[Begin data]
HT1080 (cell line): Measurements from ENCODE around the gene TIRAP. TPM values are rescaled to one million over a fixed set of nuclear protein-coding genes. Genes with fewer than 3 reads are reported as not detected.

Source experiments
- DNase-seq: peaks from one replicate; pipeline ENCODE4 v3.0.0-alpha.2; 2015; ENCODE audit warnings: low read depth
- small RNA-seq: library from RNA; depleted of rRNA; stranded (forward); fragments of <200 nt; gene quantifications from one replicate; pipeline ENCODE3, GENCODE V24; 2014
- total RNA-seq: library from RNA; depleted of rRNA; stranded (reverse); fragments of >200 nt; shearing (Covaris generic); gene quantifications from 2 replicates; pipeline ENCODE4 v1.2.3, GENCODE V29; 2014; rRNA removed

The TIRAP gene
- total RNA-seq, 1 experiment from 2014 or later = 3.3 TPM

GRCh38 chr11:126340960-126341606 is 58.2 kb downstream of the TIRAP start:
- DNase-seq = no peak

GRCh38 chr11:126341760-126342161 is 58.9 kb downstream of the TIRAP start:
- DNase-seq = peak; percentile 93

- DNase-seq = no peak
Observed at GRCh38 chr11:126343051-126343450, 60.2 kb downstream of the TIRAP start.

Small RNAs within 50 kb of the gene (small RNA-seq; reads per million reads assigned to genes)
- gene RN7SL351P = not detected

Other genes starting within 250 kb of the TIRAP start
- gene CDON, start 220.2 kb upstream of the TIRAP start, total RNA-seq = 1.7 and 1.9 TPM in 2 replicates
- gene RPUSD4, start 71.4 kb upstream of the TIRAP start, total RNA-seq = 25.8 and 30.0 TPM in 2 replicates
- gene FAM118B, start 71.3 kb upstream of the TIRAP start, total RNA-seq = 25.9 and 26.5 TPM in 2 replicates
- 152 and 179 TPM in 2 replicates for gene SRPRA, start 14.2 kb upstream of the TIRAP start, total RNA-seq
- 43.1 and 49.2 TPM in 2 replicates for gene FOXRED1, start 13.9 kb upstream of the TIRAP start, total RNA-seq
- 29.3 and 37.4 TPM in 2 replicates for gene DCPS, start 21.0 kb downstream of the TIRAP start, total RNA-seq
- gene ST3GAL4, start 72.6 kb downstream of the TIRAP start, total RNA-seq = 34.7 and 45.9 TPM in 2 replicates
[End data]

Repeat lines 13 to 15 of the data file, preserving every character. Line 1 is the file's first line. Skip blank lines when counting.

Observed at GRCh38 chr11:126343051-126343450, 60.2 kb downstream of the TIRAP start.

Small RNAs within 50 kb of the gene (small RNA-seq; reads per million reads assigned to genes)
- gene RN7SL351P = not detected